Vertigo! Part 1

Hello and welcome to my Blog.

 Following on from my previous blogs about concussion and head injures (Part 1 and Part 2) I thought I would write about another, sometimes related condition, vertigo.

Part 1 of this blog will discuss the types of vertigo, the symptoms and some possible causes.

Part 2 will give simple tests for your balance. Explain why you may lose your balance, especially in the dark, and how Kinesiology can help with coping and recovering from vertigo.

 I have found that quite often, many of my clients who have sustained a head injury have then gone on to suffer from attacks of vertigo and poor balance in general.

 Just to be clear on what vertigo is and is not. Some people suffer from a fear of heights or a fear of falling. When looking down from a height they get dizzy, anxious and afraid and feel like they are falling forward….. They often describe this as vertigo. This sensation is not vertigo. It is called acrophobia. And it is quite different from vertigo.

  There are two Main types of vertigo

Peripheral vertigo usually occurs when there is a disturbance in the vestibular apparatus in the inner ear or its connecting vestibular nerve.

The vestibular apparatus   enable messages to be sent to the brain in response to gravity. It tells the brain when there is movement from the vertical position. This is what enables people to keep their balance when they stand up. Disturbance to this system produces vertigo.

Central vertigo is linked to problems with the central nervous system.

It usually involves a disturbance to either the brainstem or the cerebellum.

These parts of the brain deal with the interaction between a person's perception of vision and balance.

There is a newly discovered, third type of vertigo called recurrent spontaneous vertigo – As of the time of writing this article, it has no known cause.

The test is for this is done by a neurologist and measures eye movement after certain kinds of head movement in the dark.

Neurologists also found that people with the new type of vertigo were more likely to have severe motion sickness than those with other types of vertigo.

 The symptoms of vertigo are, spinning, rocking or moving, or as if the world is spinning around them. Sometimes it can feel like you are falling.

 As an example, you may be sitting at a table and out of nowhere the whole world suddenly tips on its side and you grab the table to stop yourself falling out of your seat.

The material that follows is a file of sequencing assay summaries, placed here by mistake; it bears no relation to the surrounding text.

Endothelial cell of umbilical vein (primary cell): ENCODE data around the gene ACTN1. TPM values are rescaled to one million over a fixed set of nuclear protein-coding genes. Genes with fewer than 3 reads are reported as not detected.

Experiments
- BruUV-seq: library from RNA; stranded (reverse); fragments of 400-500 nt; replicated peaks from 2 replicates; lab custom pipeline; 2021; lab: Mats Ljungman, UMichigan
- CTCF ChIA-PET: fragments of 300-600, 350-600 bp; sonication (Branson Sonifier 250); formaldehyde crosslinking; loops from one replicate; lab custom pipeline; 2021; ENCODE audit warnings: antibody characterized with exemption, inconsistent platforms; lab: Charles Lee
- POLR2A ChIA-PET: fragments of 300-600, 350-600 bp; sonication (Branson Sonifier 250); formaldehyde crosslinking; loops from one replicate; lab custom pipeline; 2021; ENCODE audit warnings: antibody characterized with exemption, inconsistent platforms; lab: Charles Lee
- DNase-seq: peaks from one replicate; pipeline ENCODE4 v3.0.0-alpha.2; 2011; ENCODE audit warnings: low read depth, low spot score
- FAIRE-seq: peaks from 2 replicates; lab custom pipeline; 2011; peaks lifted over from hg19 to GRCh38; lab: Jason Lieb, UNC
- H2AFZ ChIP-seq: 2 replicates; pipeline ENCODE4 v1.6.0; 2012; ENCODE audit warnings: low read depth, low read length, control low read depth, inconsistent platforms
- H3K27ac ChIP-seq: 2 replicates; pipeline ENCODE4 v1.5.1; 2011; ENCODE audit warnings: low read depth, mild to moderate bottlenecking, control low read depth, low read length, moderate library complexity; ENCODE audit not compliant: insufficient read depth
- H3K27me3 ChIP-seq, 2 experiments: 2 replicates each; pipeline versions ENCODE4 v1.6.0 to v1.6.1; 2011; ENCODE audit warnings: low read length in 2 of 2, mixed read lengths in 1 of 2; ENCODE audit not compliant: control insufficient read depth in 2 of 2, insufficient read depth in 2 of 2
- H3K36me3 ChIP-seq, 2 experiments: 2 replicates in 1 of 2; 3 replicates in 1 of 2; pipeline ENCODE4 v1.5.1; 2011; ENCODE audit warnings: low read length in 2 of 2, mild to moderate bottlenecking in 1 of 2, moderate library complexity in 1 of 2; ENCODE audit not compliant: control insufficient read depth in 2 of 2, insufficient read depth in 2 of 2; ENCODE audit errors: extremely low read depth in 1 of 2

Attacks of vertigo can last from a couple of minutes to hours. It is an overwhelming and intensely unpleasant experience, and it is often accompanied by other symptoms, including:

 •          nausea

•          vomiting

•          looking pale

•          sweating

There are several causes of vertigo, some include:

 Benign paroxysmal positional vertigo (BPPV). BPPV occurs when tiny calcium particles clump together in the part of the inner ear that helps control our balance, affecting the messages sent from your inner ear to your brain.

 Other causes of vertigo include: head injuries, strokes, circulation problems, infections, inner ear disorders, and the degeneration of inner ear structures. Inner ear problems include Meniere’s disease, vestibular neuritis (inflammation of one of the nerves to the inner ear) and labyrinthitis (inflammation of the inner ear resulting from infection), Multiple Sclerosis.

 Condition that causes problems with the balance mechanism in your inner ear (the vestibular apparatus), the brain stem or cerebellum can cause vertigo.

 Migraine headaches can also cause vertigo – up to a quarter of people who have migraines experience vertigo. Vertigo is also reported as a side effect of many medicines.

 It is easy to see that head injuries, the blow to the head, whiplash, or a fall can be severe enough to disrupt the vestibular system or central nervous system, causing poor balance and vertigo.

It is extremely important that you seek medical attention for vertigo. As well as the vertigo, there could be a related, underlying issue that may need attention. For example; infections, mild strokes or a neural disorder. These need to be identified or ruled out by a Medical Doctor.

In Part 2 of this blog I will give simple tests for your balance, explain why you may lose your balance, especially in the dark. And, how Kinesiology can help with coping and recovering from vertigo.

  My name is Martin Carson. I am a Professional Kinesiologist with more than 10 years experience .I am passionate about help people recover from these conditions..

  If you have suffered a blow to the head or are a parent of a child involved in contact sports and you are concerned about ongoing effects, then please contact me for more information.